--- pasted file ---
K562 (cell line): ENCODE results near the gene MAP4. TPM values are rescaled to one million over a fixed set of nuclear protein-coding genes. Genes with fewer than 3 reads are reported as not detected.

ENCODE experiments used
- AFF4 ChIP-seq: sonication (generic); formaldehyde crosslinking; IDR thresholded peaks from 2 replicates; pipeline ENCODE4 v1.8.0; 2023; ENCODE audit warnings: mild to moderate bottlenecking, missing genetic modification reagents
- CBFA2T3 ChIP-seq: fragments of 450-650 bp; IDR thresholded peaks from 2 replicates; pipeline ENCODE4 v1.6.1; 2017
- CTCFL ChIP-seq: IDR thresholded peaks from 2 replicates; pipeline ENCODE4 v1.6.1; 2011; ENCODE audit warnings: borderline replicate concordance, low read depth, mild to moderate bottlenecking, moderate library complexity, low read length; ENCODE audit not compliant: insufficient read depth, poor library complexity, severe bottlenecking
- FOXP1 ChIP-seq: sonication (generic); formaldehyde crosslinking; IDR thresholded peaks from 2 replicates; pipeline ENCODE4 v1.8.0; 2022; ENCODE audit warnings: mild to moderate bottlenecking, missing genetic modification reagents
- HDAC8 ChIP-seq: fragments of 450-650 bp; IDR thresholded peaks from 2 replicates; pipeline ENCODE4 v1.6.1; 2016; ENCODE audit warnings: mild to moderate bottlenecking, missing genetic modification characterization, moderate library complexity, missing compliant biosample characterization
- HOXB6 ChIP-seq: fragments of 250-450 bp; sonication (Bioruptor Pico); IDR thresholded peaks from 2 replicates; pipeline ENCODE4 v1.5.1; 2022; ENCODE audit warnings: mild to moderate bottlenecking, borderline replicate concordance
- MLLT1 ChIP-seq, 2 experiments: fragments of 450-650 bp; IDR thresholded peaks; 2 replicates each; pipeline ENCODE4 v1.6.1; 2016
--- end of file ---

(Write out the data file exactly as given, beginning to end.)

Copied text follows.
K562 (cell line): ENCODE results near the gene MAP4. TPM values are rescaled to one million over a fixed set of nuclear protein-coding genes. Genes with fewer than 3 reads are reported as not detected.

ENCODE experiments used
- AFF4 ChIP-seq: sonication (generic); formaldehyde crosslinking; IDR thresholded peaks from 2 replicates; pipeline ENCODE4 v1.8.0; 2023; ENCODE audit warnings: mild to moderate bottlenecking, missing genetic modification reagents
- CBFA2T3 ChIP-seq: fragments of 450-650 bp; IDR thresholded peaks from 2 replicates; pipeline ENCODE4 v1.6.1; 2017
- CTCFL ChIP-seq: IDR thresholded peaks from 2 replicates; pipeline ENCODE4 v1.6.1; 2011; ENCODE audit warnings: borderline replicate concordance, low read depth, mild to moderate bottlenecking, moderate library complexity, low read length; ENCODE audit not compliant: insufficient read depth, poor library complexity, severe bottlenecking
- FOXP1 ChIP-seq: sonication (generic); formaldehyde crosslinking; IDR thresholded peaks from 2 replicates; pipeline ENCODE4 v1.8.0; 2022; ENCODE audit warnings: mild to moderate bottlenecking, missing genetic modification reagents
- HDAC8 ChIP-seq: fragments of 450-650 bp; IDR thresholded peaks from 2 replicates; pipeline ENCODE4 v1.6.1; 2016; ENCODE audit warnings: mild to moderate bottlenecking, missing genetic modification characterization, moderate library complexity, missing compliant biosample characterization
- HOXB6 ChIP-seq: fragments of 250-450 bp; sonication (Bioruptor Pico); IDR thresholded peaks from 2 replicates; pipeline ENCODE4 v1.5.1; 2022; ENCODE audit warnings: mild to moderate bottlenecking, borderline replicate concordance
- MLLT1 ChIP-seq, 2 experiments: fragments of 450-650 bp; IDR thresholded peaks; 2 replicates each; pipeline ENCODE4 v1.6.1; 2016